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G’Town Council resolves zoning issues, to hold public meeting on medical marijuana

By Martha Jacob –
At the Sept. 8 Georgetown Council meeting, several community members were on hand to pick up discussion where it left off from last months meeting regarding the appearance of a local business on Mt. Orab Pike in Georgetown, Main Street Antiques and Collectibles.
“My neighbor’s and I were at the last meeting to speak to council about the business across the street from my house, Main Street Antiques and Collectibles, and council was going to look into some of the resolutions regarding this situation,” Bill Cornetet said.
“I will say, that since the last meeting, I want to thank these gentlemen (referring to the co-owners of Main Street Antiques and Collectables, Mike Bauer and Rick Waits) because the place has really been cleaned up in front of the business, which is what myself and other neighbors of the business wanted.
“I do have a couple questions and I would like to know about the zoning.”
Administrator Art Owens told Mr. Cornetet that the solicitor, Joe Braun, had looked into the matter and found that the business had a permit for their business prior to the passing of the new zoning ordinance.
Braun said that the business does have to comply with the zoning ordinance from now on. “They cannot expand the business,” Braun said, “We just want all these neighbors to get along. If they should add another business or in any way change the current business, or additional signage, they would have to get permission from council.”
Waits listened to what the solicitor and administrator had to say then commented, “We are tearing down the back part of another building on the property,” Waits said, “but we’re not adding on anything. When Mr. Cornetet said the front of the business was a mess, he was right, and we’ve taken a whole load of stuff away from the front of our business,” Waits said.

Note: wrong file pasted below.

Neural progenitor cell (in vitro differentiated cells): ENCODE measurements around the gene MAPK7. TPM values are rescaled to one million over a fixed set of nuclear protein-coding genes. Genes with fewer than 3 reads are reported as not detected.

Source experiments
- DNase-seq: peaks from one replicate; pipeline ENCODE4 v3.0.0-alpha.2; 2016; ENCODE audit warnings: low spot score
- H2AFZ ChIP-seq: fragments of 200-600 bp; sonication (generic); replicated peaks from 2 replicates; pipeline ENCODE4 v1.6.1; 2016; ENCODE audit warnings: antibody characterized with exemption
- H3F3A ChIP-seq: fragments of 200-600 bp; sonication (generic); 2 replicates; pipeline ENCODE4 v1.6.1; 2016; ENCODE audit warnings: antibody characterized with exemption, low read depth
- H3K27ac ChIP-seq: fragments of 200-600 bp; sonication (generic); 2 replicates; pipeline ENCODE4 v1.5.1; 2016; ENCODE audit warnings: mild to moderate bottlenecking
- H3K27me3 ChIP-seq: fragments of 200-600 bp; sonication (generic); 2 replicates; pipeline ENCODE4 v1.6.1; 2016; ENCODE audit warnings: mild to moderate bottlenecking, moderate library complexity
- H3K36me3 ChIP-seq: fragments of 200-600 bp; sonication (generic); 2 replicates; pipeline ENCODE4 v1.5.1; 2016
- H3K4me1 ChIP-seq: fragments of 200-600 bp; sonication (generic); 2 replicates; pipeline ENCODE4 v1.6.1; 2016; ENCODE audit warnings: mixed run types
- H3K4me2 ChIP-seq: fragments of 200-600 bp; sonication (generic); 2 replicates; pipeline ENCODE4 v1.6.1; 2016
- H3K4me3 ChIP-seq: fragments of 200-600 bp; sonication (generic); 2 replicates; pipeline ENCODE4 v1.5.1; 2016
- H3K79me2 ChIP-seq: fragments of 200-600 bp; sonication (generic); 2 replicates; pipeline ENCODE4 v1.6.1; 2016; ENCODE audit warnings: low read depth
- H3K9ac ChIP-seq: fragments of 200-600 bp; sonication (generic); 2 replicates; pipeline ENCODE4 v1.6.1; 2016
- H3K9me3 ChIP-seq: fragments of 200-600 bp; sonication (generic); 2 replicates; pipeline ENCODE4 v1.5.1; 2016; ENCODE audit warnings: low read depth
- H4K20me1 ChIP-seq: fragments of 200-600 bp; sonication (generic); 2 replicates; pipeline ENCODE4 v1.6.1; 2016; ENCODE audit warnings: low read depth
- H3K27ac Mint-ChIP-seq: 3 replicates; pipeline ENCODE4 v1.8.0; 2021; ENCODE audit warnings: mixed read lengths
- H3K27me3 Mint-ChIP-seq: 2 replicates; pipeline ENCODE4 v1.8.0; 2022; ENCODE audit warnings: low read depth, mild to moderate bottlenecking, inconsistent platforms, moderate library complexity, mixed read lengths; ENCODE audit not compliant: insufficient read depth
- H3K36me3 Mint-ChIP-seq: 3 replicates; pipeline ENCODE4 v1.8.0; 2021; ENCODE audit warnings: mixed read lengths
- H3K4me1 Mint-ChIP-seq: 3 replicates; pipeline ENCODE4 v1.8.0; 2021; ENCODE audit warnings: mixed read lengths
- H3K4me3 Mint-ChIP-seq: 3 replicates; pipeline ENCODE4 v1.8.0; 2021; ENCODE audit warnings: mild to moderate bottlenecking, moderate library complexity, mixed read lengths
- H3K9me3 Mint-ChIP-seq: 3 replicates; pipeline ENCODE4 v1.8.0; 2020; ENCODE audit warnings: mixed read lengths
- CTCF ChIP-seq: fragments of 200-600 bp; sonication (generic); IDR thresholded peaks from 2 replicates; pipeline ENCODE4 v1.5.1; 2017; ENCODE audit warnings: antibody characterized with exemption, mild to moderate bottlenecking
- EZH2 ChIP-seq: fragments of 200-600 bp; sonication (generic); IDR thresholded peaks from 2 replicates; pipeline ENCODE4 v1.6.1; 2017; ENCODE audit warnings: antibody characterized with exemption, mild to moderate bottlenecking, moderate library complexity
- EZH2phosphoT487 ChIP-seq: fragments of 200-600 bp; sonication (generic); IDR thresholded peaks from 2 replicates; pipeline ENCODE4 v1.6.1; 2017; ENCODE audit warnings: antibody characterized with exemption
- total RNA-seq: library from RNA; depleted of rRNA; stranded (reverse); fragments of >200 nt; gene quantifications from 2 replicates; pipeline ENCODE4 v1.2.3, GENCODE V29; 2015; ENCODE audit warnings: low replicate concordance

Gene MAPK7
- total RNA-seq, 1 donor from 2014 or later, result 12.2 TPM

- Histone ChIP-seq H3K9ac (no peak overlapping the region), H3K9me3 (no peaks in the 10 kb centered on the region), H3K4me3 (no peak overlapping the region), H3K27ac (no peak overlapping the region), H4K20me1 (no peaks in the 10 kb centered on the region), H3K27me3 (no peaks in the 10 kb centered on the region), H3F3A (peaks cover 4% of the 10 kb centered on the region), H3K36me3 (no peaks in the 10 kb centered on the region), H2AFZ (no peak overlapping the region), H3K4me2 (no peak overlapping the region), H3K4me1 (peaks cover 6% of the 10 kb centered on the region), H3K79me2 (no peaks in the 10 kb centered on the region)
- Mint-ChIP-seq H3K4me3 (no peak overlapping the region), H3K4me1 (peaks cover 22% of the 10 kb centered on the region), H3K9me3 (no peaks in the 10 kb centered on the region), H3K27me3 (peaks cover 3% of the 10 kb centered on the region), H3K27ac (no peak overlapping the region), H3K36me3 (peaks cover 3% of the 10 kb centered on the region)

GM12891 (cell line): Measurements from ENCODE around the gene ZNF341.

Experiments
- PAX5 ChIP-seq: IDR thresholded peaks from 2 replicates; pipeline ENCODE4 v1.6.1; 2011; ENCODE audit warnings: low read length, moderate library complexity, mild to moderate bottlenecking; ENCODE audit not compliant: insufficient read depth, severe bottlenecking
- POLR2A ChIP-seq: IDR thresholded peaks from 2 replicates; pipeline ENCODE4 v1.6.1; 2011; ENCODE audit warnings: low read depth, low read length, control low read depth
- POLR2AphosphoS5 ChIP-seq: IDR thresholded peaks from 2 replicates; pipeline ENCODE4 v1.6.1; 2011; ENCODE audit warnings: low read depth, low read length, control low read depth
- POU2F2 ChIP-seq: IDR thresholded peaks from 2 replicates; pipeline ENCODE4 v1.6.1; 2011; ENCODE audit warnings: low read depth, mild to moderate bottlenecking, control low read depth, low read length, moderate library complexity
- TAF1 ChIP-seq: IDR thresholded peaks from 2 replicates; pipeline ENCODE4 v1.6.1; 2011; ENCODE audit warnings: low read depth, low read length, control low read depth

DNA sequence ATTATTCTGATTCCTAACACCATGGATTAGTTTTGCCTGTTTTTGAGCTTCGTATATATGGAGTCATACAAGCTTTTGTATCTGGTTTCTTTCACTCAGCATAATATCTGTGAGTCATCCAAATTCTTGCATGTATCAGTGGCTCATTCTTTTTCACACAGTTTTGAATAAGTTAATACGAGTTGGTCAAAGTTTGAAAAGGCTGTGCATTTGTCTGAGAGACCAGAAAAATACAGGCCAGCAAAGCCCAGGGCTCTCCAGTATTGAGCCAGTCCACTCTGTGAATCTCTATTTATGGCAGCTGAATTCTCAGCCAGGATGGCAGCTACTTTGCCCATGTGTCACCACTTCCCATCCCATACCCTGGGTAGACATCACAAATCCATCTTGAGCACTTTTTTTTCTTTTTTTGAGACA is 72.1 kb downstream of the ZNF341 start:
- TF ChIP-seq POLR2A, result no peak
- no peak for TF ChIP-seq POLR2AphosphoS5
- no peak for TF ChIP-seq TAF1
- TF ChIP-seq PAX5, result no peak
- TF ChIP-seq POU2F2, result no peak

He added “We pay for business insurance, sales tax, and village taxes. Everything I’m doing is legal. I’m an easy person to get along with and if a neighbor has a problem with what we’re doing, I’m the first that want’s to know about it.”
Waits went on to say that he and his partners want to do nothing more than bring business into Georgetown and support the village. He said he wants to be a vital part of the community.
Both parties agreed to communicate with each other in the event of any other issues that may come up. Waits agreed to do something about the multiple signs on the premises.
In other actions at the meeting Shelly Spiller with ABCAP Housing Authority spoke briefly about a recent grant ABCAP had received for housing renovations. She mentioned a low-income tax credit program which would allow ABCAP to make much needed renovations to Brown County Apartments and Victoria Manor Apartments in Georgetown.
Spiller said the projects would begin next May, 2017 and would include 28 apartments and local contractors would be first choice.
Council thanked Spiller for keeping them up to date on the project.
Council later approved helping the Georgetown Christmas Committee purchase new lights for the village.
In anticipation of a new law regarding the sale and use of medical marijuana, Mayor Cahall said that all the rules and regulations were not in effect yet, but the Planning Commission wanted to be proactive and will not allow medical marijuana vendors within the village corporation, at least until all the details have been worked out.
A public hearing is scheduled for Monday, Sept. 19 at 7 p.m. at the Gaslight Theater for public input on the medical marijuana issue.
Council also approved holding Georgetown’s Trick or Treat night on Monday, Oct. 31 from 6 to 7:30 p.m.

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